## Lesson **6**

# Placing things on the screen

So far, we’ve written a number of *functions* - like `ellipse`

- with a bunch of numeric *arguments* - such as `(10,10,10,10)`

- that tell the program where to put the shapes and how big to make them. But what do these numbers mean?

The screen you see in front of you is made up of millions of teeny, tiny lights. When we write a program, we tell the computer what to do with these lights. But in order to do this, we need a way to tell the computer *which* lights we want to control.

If you hold a magnifying glass in front of a screen, you will see that it looks a little bit like this:

One way to think of a screen is like a graph paper:

We need to pick a number for each light. The easiest way to do this (and the way programs do it) is by starting from the left side of the screen and giving the first column the number 1. We give the second column the number 2. The third is 3, and so on. So it looks a bit like this:

But this isn’t quite good enough! We can pick the column we want to control, such as column 3:

But what if we want to control a specific light? To do this, we also number each row starting from the top:

So each light actually has two numbers - the column and the row. So, the number in black below…

..is in the *3rd colummn from the left*, and the *2nd column from the top*.

To do this, we give each light a number. Actually, we give it two - a number from the left, and a number from the top.

We can also use the same numbers to tell the computer how wide or tall to make something. So, for example, you could say “**draw a rectangle that starts from the 3rd light on the left and the 5th light on the top, and make it 5 lights wide and 3 lights tall**”.

This is exactly what we do when we write the following instruction:

##### Code:

rect(3,5,5,3);

##### Preview:

The four *arguments* we give the `rect`

*function* are instructions on where to start the rectangle on the left and top, and how wide and tall to make it:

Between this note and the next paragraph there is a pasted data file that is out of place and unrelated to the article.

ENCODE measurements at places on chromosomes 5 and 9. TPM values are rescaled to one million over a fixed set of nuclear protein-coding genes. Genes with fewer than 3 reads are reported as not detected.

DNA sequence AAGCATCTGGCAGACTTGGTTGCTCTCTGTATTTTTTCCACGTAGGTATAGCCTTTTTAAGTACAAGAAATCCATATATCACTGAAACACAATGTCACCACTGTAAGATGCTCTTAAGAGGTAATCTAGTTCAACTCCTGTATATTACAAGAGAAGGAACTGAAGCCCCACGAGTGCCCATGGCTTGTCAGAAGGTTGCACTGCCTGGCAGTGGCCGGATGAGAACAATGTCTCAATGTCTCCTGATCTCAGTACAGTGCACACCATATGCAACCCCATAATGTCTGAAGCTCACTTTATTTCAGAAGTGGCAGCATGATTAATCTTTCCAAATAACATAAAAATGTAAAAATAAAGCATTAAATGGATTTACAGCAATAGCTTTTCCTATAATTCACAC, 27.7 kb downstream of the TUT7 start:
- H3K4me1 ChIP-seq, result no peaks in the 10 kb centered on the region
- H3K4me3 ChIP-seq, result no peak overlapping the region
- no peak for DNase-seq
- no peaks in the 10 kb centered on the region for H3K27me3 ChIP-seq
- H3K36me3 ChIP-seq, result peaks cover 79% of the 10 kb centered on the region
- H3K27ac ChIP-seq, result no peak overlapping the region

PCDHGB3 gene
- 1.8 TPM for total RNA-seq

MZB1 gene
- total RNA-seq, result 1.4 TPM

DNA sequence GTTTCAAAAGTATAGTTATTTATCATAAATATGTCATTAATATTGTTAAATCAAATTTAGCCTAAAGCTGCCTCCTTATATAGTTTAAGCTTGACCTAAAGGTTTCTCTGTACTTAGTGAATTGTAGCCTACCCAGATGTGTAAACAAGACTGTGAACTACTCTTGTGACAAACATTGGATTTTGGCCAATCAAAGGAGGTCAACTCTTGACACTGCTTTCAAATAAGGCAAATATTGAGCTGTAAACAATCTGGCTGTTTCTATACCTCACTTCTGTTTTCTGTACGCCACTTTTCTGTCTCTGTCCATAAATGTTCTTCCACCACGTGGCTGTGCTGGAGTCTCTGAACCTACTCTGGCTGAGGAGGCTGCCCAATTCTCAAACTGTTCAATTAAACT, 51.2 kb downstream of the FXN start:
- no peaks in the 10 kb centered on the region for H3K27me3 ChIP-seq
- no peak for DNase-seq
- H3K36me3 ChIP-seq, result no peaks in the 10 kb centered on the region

**Exercise**

What would the four (left, top, width, height) arguments for this rectangle be?

**Exercise**

Draw your own rectangle on the graph paper below, then write the *rect* function that would create it.

## X & Y

We generally don’t use the words *left* and *top* when we are talking about where something is on the screen. Instead, we normally use the letter **x** to talk about the left-to-right part and **y** to talk about the top-to-bottom part:

If you’ve done any math homework with shapes, you may have seen these letters before!

## Placing a line on the screen

The *line* function is a little different from the *rect* function. To draw a line, we pick two points on the screen and tell the computer to make a line from one to the other.

The first two arguments are the left & top values for the first point - we generally call this **x1** and **y1**. The next two arguments are the left & top values for the second point - we generally call this **x2** and **y2**:

## Placing an ellipse/circle on the screen

The *ellipse* function is a little different, because it doesn’t have a top and left point - circles don’t really have an edge we can use for this!

Instead, we tell the program where to put the middle of the circle from the left and top of the screen (we call this **center x** and **center y**), as well as how wide and tall to make it:

## Placing a triangle on the screen

The *triangle* function is the weirdest! Triangles have three points, and so we need to tell the program where to put each of them.

The first two arguments tell the program where to put the first point from the left and top of the screen (we call this **x1** and **y1**), the second two arguments tell us where to put the second point from the left and top of the screen (we call this **x2** and **y2**), and the last two arguments tell us where to put the third point from the left and top of the screen (we call this **x3** and **y3**):

**Tip**

Don’t worry if you are having a hard time figuring out which numbers to write down! A lot of programmers don’t know what they are doing when they type in the numbers. You can always try random numbers until you find something that looks like what you want. The more you play around, the more your brain will be able to guess what the numbers should be..

**Exercise**

Create a program that draws a face on the screen. You will need to draw two circles - one for each eye - and a rectangle for the mouth. If you want, you can also draw a triangle for the nose!

**Black, White, and In Between**